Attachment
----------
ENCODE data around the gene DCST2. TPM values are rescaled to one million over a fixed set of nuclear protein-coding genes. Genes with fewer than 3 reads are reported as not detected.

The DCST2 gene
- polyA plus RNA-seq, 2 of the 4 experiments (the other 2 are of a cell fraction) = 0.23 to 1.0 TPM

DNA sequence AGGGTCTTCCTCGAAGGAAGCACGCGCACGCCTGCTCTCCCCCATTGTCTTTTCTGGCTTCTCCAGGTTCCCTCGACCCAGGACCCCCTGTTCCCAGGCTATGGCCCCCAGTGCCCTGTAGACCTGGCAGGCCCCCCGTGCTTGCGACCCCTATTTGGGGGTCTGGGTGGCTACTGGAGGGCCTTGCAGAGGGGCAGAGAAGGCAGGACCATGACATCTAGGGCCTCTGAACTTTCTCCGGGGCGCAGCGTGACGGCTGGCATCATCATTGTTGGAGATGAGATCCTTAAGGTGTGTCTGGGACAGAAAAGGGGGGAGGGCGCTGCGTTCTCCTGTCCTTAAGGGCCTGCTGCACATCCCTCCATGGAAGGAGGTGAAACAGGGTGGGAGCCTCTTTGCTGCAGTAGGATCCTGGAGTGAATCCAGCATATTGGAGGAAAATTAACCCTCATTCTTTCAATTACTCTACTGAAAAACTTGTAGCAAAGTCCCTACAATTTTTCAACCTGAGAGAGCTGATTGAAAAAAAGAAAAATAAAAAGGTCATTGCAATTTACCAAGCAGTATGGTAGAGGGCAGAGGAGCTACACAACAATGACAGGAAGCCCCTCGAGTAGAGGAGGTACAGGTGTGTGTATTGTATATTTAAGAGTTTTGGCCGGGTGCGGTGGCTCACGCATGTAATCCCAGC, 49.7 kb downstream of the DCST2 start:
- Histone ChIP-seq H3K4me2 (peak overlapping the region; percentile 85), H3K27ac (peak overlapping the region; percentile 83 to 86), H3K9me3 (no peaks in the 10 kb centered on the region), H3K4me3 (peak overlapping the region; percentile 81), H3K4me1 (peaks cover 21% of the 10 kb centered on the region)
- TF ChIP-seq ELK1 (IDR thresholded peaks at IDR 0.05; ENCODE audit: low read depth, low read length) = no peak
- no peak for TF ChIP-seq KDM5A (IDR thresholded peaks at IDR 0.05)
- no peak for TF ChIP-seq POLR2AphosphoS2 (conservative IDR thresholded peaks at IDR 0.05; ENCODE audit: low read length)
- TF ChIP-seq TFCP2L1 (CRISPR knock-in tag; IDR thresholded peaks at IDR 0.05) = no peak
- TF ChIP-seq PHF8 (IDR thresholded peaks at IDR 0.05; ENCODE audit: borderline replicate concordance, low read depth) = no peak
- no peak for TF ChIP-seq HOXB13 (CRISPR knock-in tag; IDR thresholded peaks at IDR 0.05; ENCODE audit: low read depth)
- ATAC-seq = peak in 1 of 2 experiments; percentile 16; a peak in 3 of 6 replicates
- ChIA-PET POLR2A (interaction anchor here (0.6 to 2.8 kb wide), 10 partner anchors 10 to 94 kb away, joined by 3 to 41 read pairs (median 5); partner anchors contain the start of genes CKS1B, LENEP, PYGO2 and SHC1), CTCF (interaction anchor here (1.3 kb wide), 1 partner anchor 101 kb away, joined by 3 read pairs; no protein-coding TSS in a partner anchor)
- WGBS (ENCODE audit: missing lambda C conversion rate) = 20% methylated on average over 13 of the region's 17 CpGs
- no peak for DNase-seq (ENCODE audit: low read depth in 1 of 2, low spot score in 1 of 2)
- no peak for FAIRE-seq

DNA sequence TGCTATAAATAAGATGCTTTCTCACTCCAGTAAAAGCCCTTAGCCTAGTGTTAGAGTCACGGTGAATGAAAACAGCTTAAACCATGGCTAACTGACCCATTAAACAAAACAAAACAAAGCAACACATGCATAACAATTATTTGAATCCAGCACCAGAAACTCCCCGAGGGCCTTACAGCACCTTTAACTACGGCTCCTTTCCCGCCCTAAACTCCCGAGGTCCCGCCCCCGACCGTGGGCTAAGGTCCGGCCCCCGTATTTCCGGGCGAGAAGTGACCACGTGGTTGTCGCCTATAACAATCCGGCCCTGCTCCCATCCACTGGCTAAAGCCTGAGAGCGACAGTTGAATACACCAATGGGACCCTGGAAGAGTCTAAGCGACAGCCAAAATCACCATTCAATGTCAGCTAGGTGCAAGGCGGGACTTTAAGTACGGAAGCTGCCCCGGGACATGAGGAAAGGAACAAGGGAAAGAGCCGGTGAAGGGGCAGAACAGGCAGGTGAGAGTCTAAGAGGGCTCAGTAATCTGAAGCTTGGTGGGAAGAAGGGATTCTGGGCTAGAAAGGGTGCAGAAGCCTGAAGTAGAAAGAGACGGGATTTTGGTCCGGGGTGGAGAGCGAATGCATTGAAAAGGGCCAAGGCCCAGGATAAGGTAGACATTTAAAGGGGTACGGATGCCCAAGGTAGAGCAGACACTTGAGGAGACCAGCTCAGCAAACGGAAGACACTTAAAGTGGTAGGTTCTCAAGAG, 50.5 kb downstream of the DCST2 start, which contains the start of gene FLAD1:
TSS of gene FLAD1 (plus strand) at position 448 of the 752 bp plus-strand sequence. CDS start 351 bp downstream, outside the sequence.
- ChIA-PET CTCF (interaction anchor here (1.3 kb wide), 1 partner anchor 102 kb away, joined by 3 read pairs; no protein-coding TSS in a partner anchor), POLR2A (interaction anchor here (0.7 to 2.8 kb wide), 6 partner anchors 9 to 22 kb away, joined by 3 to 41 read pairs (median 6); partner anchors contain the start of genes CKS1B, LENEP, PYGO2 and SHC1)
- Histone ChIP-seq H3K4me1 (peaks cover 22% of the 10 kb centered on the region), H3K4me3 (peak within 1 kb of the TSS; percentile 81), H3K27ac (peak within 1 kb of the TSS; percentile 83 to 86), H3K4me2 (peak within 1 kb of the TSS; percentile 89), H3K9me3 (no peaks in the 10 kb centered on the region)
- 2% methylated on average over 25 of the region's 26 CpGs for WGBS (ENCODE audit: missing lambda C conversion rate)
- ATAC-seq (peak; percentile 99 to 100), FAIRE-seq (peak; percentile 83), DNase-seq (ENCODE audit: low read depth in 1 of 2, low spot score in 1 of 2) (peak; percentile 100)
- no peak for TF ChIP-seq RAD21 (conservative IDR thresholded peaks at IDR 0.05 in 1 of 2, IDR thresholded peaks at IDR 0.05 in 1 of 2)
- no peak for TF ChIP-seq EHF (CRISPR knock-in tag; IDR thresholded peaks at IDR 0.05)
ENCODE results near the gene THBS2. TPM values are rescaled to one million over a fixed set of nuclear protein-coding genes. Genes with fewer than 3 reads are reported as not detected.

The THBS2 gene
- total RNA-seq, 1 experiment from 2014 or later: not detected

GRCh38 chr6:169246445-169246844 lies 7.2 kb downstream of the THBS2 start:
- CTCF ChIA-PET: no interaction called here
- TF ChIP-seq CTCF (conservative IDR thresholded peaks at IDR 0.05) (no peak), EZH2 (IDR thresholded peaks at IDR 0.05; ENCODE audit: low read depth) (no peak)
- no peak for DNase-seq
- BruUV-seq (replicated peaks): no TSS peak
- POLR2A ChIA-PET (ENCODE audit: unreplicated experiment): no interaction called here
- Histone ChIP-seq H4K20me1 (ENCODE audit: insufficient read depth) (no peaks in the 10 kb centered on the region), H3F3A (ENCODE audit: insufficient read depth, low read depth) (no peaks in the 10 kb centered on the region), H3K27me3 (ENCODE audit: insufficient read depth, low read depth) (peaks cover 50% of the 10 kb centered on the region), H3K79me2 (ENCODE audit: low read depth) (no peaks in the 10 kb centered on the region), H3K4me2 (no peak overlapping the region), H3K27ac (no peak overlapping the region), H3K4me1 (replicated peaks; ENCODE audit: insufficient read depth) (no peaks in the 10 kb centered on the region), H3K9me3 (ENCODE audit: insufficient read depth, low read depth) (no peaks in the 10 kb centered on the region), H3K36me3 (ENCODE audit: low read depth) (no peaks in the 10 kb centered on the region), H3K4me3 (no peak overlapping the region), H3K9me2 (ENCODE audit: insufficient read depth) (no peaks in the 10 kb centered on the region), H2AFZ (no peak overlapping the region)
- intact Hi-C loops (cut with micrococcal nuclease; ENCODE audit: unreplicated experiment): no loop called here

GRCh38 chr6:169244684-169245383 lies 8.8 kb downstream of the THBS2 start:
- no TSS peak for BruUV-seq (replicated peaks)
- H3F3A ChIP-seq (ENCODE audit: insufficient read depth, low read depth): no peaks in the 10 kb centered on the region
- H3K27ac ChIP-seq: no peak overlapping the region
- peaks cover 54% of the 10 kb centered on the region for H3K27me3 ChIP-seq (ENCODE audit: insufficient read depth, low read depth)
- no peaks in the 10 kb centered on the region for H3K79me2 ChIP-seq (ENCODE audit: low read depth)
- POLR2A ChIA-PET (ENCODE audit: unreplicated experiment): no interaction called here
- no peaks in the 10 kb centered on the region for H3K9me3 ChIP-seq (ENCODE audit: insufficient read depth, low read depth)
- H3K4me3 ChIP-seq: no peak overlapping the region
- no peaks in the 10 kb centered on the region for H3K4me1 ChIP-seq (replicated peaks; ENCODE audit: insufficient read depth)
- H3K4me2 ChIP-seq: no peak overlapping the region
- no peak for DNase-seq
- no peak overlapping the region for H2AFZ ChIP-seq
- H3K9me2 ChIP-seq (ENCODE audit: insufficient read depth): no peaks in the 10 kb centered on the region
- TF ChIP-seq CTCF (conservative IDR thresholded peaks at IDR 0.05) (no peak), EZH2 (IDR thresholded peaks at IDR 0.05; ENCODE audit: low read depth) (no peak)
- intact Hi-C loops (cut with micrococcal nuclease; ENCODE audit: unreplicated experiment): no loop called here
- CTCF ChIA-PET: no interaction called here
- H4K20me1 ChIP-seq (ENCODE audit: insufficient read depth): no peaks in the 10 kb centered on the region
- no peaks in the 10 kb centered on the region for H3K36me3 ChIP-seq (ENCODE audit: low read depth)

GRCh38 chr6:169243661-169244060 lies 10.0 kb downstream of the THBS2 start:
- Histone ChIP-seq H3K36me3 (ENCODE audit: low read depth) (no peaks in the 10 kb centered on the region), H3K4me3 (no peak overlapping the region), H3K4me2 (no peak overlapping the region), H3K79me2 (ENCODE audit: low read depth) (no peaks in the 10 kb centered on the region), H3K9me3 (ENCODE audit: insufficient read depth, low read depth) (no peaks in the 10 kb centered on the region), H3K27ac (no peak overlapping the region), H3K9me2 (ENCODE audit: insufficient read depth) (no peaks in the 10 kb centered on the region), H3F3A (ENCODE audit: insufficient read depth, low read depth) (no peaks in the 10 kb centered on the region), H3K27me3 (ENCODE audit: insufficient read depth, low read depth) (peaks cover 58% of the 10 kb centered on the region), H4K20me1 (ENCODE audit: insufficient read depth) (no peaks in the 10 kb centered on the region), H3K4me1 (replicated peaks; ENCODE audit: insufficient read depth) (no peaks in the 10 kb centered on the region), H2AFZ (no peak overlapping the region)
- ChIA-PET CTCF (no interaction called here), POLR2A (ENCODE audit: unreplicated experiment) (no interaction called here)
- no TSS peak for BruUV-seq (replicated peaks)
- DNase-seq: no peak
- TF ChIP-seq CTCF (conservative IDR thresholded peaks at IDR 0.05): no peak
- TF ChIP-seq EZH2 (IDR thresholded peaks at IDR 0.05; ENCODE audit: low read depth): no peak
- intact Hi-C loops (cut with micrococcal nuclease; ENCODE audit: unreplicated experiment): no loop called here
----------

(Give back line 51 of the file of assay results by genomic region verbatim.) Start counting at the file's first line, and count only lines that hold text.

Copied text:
- intact Hi-C loops (cut with micrococcal nuclease; ENCODE audit: unreplicated experiment): no loop called here